STRATAGEM Chapter 19

STRATAGEM by Joshua Graham




‘TERRORIST’ WAS ONLY THE FIRST WORD in the CNN list of suspected crimes under Derek’s name on the television. He blinked in disbelief as the scrolling marquis spewed out the terms biological agent, murder, Federal Authorities, abduction…

“Derek,” Mom said, her jaw fallen open. “That’s not your driver’s license on TV, is it?”

“It is. But I swear, I didn’t do anything like that.”

Next came the picture of the kidnapping victim.


“That’s me!” Paige said, pointing to a photo provided by the NYPD. “I’m on TV!”

Everything Mom and Paige said from that point faded into the background as he tried his best to take in what the reporter said about him. They were connecting him to the plane crash, the deaths and infection of hundreds in Manhattan by use of a biological agent, the abduction of Paige, and the murder of police officers and hospital staff.

“…even listening to me, Derek?” Mom said, her voice uncharacteristically intense.

“What? Oh, sorry. I just—I can’t believe what they’re accusing me of.”

“How could any of that be possible?” She said, trying to keep Paige busy with the puzzle they were working on by handing her another piece and pointing to the place it belonged.

“I wish I knew why they’re blaming me. All I know is that I woke up, a plane crashed in Central Park, I found Paige barely alive and brought her to the hospital where everyone was dead—”

“Dead? Everyone?”

The floodgates were failing. Finally able to put to words all the events of the day, Derek didn’t feel better, only relieved. Still, the stress constricted his chest like a python, tighter and tighter with each word he spoke. “Buildings were exploding, burning, and when I tried to take her away from the danger, I got arrested.”

“Oh my goodness, Derek. You got arrested?”

“Somehow everyone around us in the police station fell dead and I got away…look I know this sounds insane but that’s what happened. I don’t know why I—why we’re all alive, but I had to get away from the city and…” he looked at Paige, then turned back to whisper, “Her parents are dead, and this couple that came for her—!”

He measured the next words. Mom might turn him in herself if he described the grotesque couple posing as Paige’s parents as zombies, or if he told her how they had survived getting run over by a car and exhibited superhuman strength after that.

“Yes?” Mom said, concern filling her countenance.

“They…they weren’t her parents, and they were trying to hurt her.” He squeezed his eyes and fists shut in frustration. “No one will ever believe me!”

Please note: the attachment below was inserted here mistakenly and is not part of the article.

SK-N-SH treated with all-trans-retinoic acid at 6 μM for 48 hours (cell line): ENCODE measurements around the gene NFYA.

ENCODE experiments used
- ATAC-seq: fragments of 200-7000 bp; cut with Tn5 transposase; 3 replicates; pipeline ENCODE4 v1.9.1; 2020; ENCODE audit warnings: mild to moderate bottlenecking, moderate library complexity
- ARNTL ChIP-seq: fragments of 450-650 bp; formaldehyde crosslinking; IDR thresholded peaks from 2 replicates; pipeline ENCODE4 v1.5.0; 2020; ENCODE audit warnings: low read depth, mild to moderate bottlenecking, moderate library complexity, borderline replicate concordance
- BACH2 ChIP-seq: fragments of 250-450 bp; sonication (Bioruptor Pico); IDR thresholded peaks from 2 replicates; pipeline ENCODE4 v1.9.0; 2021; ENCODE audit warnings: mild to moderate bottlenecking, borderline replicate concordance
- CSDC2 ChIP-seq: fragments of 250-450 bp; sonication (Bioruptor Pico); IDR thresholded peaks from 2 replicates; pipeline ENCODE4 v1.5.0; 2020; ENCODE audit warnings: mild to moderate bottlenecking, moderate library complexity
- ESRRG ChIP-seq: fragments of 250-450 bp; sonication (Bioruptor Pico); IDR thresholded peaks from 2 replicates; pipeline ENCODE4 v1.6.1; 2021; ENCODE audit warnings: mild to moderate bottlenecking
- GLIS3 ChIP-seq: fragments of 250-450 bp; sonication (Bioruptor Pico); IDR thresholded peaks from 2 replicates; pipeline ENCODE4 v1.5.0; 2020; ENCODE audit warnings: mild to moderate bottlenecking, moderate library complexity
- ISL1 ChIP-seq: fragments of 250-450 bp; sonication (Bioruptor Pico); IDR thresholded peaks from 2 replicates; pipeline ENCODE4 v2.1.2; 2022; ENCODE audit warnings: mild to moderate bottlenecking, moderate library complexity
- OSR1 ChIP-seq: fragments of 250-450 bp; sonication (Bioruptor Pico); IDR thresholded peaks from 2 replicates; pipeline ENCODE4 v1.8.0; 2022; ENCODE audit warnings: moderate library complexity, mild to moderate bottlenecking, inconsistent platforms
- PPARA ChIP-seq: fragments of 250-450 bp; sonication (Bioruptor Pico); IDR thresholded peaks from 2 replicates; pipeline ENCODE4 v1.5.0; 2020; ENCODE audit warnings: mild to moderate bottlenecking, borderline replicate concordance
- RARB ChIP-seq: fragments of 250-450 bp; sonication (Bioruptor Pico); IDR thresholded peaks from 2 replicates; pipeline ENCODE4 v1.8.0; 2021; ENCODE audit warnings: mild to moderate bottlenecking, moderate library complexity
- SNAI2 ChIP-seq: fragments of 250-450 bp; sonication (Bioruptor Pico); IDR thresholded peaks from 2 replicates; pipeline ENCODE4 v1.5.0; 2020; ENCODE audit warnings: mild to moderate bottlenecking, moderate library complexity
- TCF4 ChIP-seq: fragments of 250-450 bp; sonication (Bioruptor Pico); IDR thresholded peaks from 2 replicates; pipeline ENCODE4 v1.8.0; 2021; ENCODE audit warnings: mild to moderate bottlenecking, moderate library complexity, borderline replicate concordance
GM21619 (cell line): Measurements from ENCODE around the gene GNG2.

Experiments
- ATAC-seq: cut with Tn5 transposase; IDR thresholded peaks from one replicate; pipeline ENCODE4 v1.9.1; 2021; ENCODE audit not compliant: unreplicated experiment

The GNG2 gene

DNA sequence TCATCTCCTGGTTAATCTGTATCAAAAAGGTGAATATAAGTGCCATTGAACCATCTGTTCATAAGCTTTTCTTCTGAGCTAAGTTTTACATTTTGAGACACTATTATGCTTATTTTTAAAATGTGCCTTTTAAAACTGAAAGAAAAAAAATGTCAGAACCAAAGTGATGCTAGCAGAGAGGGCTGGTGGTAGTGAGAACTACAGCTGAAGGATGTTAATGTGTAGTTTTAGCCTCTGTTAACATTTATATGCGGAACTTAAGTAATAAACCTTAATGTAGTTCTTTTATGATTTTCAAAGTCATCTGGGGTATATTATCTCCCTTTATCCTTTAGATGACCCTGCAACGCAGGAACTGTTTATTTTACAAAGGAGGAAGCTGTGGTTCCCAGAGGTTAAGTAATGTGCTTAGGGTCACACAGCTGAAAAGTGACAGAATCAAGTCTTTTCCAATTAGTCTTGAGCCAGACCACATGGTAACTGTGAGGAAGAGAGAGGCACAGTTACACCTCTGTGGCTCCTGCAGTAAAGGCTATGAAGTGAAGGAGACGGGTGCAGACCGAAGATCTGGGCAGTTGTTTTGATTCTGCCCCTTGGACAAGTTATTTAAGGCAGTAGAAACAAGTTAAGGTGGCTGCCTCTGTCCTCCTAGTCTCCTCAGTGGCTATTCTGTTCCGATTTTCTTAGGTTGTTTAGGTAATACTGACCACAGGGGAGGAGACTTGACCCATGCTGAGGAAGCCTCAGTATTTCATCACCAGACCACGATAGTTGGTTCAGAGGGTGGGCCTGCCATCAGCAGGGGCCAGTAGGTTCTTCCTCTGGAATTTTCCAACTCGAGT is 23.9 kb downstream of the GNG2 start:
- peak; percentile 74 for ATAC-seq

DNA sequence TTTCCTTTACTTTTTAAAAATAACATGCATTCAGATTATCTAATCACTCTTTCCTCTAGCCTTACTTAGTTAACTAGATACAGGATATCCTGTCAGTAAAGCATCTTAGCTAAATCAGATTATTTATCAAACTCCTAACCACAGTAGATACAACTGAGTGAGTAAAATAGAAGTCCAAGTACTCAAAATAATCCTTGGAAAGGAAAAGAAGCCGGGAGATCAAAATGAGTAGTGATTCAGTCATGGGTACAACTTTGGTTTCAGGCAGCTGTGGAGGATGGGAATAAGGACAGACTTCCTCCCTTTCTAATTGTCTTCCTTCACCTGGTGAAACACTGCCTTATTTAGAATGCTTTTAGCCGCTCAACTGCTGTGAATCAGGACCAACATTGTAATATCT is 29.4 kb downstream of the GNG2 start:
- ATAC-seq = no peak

Someone touched his hand.

Derek opened his eyes.

“I believe you, Derek,” Paige said, her eyes round and filled with as much compassion as a five-year-old could muster.

He hadn’t expected that. Tears filled his eyes but he wiped them before they could escape. “Thank you,” he said and knelt to hug her. She hugged him back in such a manner that belied her apparent oblivion to the experiences she’d shared with him today.

For the first time since they’d met, she seemed to connect with him on an intuitive level. “Mommy and Daddy are in heaven, aren’t they?”

Derek pulled her in tight. “Yes, Paige. I’m sorry.”

“I knew it when I saw them this morning. I was just too scared to cry.” She buried her head into his chest and wept softly.

He patted her back, stroked her soft hair gently. “It’s okay, you go ahead and cry.”

“Derek, whatever’s happening,” Mom said, wrapping her arms around them both, “I believe you.”

He leaned in and touched his forehead to hers. “You have no idea how much I needed that.”

“But you’re in some trouble.”

“He didn’t do anything bad,” Paige said. “He was nice. And he uses the magic words a lot.”

Mom smiled. “Well, that’s always good to know.”

“I’ve got to figure out what’s going on, but I’m pretty sure the FBI or Homeland will be coming for me. I need to disappear for a while.”

A bell dinged in the kitchen. Mom stood and went over. “Come, eat something while we talk it over.”

The fresh aroma of pot roast and baked potatoes wafted through the kitchen. Derek pulled out a chair for Paige and then helped Mom bring the potatoes over. They all sat and Mom prayed a blessing over the food.

“…and Lord, thank you that you are with Derek, wherever he goes, and whatever comes his way. In Jesus’ name. Amen.”

“Amen,” Derek said, as did Paige, to his surprise. He had grown up in the faith, never really turned away from it, but in recent years became so involved with his struggles to become a published author who could make a full time living doing so, he had drifted. It wouldn’t be accurate to call it rejecting, it was more like growing apart a little bit more every day until one day, you’re more used to not being in a relationship than being in one.

Nevertheless, coming home had always been a pleasant reminder of the one attribute of God that Mom and Dad had instilled in Derek’s heart since childhood—unconditional love.

“Don’t be shy,” Mom said, serving Paige a helping of the roast, “eat up. You’re probably starving.”

“Like Marvin,” she said. “That’s what Daddy always says…” her gaze fell and lips quivered. “I mean, used to say.”

“Oh, Sweetie…” Mom went over and gave her a hug. “I’m sorry.”

Paige looked up at her. “Mrs. Storm?”

“Yes, Honey?”

“I’m scared.”

“I know you are. You wanna tell me about it?”

“Those people back at the police station…they were scary.” She turned to Derek. “Please don’t let them take me.”

“No way I’m letting anyone take you,” Derek said. “Did you see me fight that man back and drive away like crazy?”

“Yeah, you were like…like Spiderman.”

“I wouldn’t go that far…but yeah, I was pretty awesome.”

Mom swatted his arm. “Don’t you worry, Paige. We’ll take care of you.”

“Can I have a cookie now?”

“Before dinner? Of course!” She turned to Derek and nodded over to the tray next to the oven. “Would you mind?”

Derek stood. “Yes, Ma’am! Cookies before dinner, Ma’am!”

Paige giggled. Good sign.

He brought the entire tray, placed it on the table, and sat back down. Paige’s eyes lit up with anticipation.

“Help yourself,” Mom said. “Everyone needs chocolate chip cookies now and then.

Paige grabbed one and without hesitation bit into it. “Mmmm.”

Something landed heavily on Derek’s leg. He looked down to find Hulk standing with his forepaws on his thigh, mouth cracked open and tail wagging. “Oh, now you like me?”

“Hulky wants a cookie!” Paige said, her hands and face adorned with chocolate stains.

Derek grabbed one, looked straight at Hulk…then took a bite. “Mmmm…that is good.”